A Time to Grill
Simple Recipes for Slow Southern Summers
Photo Courtesy of Eugenia Uhl
It’s a paradox that prime grilling season occurs during some of the hottest months of the year in Louisiana. The following recipes are designed to take advantage of the grill but without requiring you to spend a long time baking in the humidity. The recipe calls for beef short ribs cut across the ribs, commonly called "flanken-style." If you can't find that cut, feel free to substitute something else. Skirt or flank steak will also work, but depending on the thickness, you may want to increase both the time the meat spends in the marinade and the cooking time. This meal serves two, and you will have sauce left over.
Grilled Beef Short Ribs with Roasted Tomato-Chile Sauce
This dish is an amalgam of Korean and Mexican cuisines. That
may seem an incongruous pairing, but the tomato sauce works exceptionally well with the Korean-style marinade.
For the beef:
3 pounds beef short ribs,
cut flanken-style, about a quarter-inch thick
1 to 2 tablespoons sesame seeds for garnish (optional)
For the marinade:
3 tablespoons soy sauce
2 tablespoons sugar
2 tablespoons rice wine or mirin
1 tablespoon toasted sesame oil
2 to 3 large garlic cloves, minced
2 green onions, sliced thinly
1 tablespoon freshly grated ginger
1/4 teaspoon ground black pepper
1 tablespoon minced kiwi (optional)
Mix the ingredients for the marinade in a bowl until the sugar dissolves. Add the meat to a zip-top bag, stir in the marinade, and remove as much air as possible before closing the bag. Massage the marinade into the meat so that every piece is completely covered, and let it marinate in the refrigerator for at least an hour and up to four. Enzymes in the kiwi will tenderize the meat, so if you are using it, try not to let the meat marinate for more than two hours.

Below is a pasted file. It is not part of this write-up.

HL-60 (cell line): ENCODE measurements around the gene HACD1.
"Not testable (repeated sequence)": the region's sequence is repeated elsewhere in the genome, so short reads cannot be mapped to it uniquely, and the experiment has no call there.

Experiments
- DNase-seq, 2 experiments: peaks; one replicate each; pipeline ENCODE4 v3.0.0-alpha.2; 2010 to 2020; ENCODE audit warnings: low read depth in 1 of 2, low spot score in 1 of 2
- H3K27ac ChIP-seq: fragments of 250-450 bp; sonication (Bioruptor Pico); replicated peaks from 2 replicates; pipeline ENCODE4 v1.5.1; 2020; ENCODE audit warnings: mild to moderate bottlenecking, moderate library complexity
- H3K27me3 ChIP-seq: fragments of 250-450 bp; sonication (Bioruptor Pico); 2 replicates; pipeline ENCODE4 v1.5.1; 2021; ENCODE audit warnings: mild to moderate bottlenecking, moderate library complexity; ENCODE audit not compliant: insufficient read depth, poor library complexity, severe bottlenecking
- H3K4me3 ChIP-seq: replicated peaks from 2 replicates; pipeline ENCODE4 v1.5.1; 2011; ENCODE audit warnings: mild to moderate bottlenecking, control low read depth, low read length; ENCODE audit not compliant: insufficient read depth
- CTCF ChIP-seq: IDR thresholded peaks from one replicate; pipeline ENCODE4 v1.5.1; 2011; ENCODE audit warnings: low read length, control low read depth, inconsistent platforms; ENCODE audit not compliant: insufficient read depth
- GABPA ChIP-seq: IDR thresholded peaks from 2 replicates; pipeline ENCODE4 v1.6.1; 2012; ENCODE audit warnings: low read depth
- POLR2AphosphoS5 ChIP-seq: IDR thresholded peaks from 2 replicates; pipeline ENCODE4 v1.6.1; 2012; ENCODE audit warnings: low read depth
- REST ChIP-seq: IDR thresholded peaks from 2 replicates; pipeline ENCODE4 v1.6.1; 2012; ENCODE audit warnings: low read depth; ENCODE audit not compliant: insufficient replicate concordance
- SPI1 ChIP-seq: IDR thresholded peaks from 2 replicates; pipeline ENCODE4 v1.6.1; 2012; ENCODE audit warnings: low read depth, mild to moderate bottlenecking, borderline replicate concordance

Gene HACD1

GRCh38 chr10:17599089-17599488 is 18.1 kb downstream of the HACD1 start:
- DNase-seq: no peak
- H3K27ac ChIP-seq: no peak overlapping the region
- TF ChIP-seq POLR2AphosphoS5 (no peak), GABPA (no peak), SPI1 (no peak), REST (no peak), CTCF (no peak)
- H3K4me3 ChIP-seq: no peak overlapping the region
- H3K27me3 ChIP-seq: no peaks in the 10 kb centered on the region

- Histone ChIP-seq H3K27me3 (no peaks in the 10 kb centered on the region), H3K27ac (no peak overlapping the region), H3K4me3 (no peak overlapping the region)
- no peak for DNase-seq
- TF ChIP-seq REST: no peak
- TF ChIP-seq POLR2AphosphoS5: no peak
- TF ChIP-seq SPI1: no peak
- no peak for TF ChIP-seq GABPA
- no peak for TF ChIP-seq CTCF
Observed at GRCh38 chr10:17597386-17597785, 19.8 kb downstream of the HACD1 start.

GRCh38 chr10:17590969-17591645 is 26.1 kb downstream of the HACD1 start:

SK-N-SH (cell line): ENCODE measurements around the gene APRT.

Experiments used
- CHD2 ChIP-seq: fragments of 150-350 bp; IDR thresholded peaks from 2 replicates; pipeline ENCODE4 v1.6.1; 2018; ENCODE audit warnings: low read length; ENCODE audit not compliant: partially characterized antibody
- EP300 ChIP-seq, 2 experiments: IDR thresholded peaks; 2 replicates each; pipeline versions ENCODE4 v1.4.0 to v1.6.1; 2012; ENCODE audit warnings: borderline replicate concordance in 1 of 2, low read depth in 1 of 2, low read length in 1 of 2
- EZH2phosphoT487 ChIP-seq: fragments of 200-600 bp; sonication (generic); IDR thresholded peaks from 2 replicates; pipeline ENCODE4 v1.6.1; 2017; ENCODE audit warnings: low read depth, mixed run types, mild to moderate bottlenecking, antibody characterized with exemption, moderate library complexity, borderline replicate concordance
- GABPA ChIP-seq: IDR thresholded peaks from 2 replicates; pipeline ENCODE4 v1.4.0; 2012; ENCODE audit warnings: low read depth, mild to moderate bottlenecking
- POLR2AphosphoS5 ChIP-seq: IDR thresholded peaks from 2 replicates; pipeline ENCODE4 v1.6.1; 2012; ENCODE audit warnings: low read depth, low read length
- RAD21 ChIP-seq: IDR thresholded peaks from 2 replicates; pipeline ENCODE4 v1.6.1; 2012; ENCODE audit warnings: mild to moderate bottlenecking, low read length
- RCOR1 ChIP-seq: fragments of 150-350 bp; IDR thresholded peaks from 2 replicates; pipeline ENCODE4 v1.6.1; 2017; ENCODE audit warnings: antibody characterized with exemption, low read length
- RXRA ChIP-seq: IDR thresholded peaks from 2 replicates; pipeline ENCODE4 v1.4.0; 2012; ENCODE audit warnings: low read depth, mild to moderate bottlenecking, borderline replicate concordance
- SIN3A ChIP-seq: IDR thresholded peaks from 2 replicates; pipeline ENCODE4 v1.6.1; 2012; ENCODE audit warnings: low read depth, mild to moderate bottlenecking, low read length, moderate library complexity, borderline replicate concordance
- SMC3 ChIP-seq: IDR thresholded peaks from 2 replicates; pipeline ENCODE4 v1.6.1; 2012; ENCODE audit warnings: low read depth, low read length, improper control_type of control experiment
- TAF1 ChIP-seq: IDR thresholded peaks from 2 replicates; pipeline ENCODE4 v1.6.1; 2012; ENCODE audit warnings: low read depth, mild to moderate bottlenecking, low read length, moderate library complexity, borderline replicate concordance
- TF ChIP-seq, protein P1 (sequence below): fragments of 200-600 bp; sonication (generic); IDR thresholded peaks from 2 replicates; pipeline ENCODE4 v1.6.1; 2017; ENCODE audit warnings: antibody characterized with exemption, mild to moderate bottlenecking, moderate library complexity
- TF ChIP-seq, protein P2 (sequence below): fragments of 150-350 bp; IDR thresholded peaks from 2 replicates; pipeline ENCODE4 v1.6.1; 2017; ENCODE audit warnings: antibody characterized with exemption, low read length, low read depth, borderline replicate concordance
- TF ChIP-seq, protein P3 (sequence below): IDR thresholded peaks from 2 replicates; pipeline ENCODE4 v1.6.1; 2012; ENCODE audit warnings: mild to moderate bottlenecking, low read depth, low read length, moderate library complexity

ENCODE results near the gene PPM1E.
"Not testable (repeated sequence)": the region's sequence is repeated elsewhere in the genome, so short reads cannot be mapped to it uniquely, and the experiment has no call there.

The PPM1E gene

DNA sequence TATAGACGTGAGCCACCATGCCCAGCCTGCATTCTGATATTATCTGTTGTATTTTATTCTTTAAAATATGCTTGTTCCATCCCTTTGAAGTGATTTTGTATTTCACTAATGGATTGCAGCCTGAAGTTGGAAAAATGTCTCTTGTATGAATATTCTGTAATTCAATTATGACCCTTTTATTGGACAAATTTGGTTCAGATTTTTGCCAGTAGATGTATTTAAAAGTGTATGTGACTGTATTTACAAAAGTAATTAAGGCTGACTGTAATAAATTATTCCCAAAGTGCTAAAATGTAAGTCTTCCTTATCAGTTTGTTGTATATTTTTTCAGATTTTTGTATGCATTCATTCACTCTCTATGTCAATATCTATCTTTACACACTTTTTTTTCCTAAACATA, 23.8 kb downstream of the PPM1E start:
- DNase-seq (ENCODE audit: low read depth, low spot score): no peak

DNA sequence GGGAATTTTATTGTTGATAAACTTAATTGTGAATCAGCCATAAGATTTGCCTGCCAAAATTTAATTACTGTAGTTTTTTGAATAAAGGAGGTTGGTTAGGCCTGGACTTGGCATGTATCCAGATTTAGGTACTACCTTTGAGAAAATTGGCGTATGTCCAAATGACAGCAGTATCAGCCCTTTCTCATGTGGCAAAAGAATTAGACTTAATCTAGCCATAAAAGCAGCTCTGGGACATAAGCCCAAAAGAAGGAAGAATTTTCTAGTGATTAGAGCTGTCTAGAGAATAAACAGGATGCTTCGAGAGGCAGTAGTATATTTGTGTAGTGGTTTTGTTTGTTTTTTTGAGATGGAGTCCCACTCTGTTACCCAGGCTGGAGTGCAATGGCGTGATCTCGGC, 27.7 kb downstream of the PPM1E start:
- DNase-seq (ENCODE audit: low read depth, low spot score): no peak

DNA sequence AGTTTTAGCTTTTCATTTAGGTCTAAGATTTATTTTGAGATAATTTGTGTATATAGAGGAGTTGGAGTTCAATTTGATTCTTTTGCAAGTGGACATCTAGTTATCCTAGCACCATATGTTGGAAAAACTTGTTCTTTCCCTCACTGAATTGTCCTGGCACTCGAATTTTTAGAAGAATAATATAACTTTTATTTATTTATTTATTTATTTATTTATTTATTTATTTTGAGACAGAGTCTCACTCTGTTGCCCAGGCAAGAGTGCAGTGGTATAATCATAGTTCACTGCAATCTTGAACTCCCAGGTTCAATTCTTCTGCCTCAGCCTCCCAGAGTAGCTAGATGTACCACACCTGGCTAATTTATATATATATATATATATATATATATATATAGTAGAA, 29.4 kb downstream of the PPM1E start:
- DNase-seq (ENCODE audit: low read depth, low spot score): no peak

While the meat marinates, make the sauce.
Roasted Tomato-Chile Sauce
1 1/2 pounds Roma tomatoes
4 to 5 whole unpeeled garlic cloves
1 tablespoon neutral oil
(such as grapeseed or canola)
1/2 teaspoon salt
2 large dried mulato or 3 large ancho chiles
1 dried chipotle chile (or a canned chipotle in adobo sauce)
1/4 cup red wine
1 to 2 tablespoons molasses
(or kecap manis or similar thick, sweet soy sauce)
Sugar and/or lime juice (optional)
Preheat your oven to 350 degrees.
Slice the tomatoes in half, and add them to a roasting pan large enough to hold them snugly in one layer. Add the garlic cloves and oil, tossing to coat. Season with the salt, and then roast for 15 minutes.
Meanwhile, tear the dried chiles into pieces, removing the seeds and internal membranes if you want to keep the heat down. Be careful when handling the chiles, as the chipotle in particular will be very spicy. Soak the chiles in a little hot water while the tomatoes roast.
After 15 minutes, remove the tomatoes from the oven and the chiles from the water, reserving the soaking liquid. Add the chiles, wine and molasses to the pan, pressing down on the tomatoes to break them up a bit and release some of their liquid. Stir the pan, and then return it to the oven for an additional 45 minutes to an hour. Check the pan periodically, adding a little of the chile’s soaking liquid if the mixture dries out.